An optical levitation system for a physics teaching laboratory
Journal article, 2018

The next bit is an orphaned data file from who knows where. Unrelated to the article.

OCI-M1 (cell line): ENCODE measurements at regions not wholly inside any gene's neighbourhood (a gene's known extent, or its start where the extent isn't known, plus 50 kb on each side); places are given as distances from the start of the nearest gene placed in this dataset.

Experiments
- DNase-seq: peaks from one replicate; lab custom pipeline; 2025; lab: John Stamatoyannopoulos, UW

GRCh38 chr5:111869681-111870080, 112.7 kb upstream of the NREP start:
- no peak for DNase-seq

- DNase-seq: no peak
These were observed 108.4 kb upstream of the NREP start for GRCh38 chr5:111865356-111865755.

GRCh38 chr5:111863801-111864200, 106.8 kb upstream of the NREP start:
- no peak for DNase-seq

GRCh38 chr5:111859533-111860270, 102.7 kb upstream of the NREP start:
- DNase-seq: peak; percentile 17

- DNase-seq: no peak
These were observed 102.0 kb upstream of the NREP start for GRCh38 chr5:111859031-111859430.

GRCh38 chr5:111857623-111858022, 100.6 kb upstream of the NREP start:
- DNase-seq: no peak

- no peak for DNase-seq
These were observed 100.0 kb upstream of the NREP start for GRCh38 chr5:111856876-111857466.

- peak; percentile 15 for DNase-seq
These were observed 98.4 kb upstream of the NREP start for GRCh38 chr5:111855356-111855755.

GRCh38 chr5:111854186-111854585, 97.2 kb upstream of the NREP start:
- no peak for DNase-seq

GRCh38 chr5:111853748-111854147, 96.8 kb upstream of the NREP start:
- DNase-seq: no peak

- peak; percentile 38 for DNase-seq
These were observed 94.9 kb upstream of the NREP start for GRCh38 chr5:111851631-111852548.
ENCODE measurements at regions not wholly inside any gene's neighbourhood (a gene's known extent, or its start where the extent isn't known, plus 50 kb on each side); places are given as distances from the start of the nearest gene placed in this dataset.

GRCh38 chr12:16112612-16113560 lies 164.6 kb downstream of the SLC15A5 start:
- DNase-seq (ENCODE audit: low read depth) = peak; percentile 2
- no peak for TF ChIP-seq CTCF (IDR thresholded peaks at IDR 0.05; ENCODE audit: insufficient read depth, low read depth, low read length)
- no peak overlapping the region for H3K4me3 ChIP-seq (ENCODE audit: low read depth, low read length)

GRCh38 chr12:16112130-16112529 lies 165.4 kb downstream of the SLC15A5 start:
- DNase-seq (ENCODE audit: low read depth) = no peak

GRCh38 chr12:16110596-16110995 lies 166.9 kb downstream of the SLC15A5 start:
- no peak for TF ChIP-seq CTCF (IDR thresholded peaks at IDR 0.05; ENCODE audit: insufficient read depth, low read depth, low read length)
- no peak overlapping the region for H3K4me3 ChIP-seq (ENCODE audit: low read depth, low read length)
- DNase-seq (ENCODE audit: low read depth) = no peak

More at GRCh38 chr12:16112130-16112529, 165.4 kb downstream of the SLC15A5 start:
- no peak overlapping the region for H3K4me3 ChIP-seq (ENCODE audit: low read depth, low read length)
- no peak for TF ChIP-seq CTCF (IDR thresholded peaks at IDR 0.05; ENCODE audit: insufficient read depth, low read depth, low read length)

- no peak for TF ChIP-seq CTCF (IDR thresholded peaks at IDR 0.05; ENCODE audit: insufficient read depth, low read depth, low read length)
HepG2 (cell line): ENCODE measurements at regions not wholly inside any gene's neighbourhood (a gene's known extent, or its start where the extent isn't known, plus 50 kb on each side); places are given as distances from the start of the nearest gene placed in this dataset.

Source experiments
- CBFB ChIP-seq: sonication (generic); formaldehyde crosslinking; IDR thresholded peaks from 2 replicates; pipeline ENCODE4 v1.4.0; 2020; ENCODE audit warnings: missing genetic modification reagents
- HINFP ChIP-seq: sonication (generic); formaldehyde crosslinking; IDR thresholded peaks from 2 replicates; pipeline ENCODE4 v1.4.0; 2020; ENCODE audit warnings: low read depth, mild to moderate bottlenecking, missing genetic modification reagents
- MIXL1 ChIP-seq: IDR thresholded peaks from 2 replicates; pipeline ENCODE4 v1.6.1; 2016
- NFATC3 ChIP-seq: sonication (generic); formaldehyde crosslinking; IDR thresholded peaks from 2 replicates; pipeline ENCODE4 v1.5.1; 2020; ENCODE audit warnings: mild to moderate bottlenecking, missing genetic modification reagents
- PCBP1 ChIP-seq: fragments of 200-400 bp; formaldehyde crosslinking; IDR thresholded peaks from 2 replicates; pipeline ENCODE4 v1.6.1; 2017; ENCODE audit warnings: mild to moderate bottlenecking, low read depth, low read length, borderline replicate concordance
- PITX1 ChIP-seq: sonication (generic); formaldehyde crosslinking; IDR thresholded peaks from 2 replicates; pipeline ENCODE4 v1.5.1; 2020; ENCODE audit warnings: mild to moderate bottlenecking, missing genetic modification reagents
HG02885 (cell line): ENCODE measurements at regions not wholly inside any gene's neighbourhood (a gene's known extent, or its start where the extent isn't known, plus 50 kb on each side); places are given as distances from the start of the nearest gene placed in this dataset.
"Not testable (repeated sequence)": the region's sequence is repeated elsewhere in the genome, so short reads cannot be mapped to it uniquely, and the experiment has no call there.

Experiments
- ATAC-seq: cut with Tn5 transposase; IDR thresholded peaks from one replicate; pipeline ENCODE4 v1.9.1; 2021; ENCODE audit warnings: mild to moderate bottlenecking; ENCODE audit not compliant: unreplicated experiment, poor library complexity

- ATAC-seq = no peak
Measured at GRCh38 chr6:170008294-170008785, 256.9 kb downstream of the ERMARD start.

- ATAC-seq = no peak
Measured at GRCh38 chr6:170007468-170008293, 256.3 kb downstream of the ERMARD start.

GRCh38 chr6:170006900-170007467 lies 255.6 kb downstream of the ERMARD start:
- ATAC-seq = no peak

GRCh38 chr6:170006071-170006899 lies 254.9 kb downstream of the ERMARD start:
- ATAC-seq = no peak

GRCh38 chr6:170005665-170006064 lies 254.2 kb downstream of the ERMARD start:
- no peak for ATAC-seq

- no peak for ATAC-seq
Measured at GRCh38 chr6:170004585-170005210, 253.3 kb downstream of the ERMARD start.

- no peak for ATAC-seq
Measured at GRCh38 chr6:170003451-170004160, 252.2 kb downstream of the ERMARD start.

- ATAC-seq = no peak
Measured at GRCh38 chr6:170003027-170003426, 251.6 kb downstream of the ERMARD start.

We describe an experimental system based on optical levitation of an oil droplet. When combined with an applied electric field and a source of ionizing radiation, the setup permits the investigation of physical phenomena such as radiation pressure, light diffraction, the motion of a charged particle in an oscillating electric field, and the interaction of ionizing radiation with matter. The trapping occurs by creating an equilibrium between a radiation pressure force and the force of gravity. We have found that an oil droplet can be trapped for at least nine hours. The system can be used to measure the size and total electric charge on the trapped droplet. The intensity of the light from the trapping laser that is scattered by the droplet is sufficient to allow the droplet to be easily seen with the naked eye, covered by laser alignment goggles. When oscillating under the influence of an ac electric field, the motion of the droplet can be described as that of a driven, damped harmonic oscillator. The magnitude and polarity of the charge can be altered by exposing the droplet to ionizing radiation from a low-activity radioactive source. Our goal was to design a hands-on setup that allows undergraduate and graduate students to observe and better understand fundamental physical processes.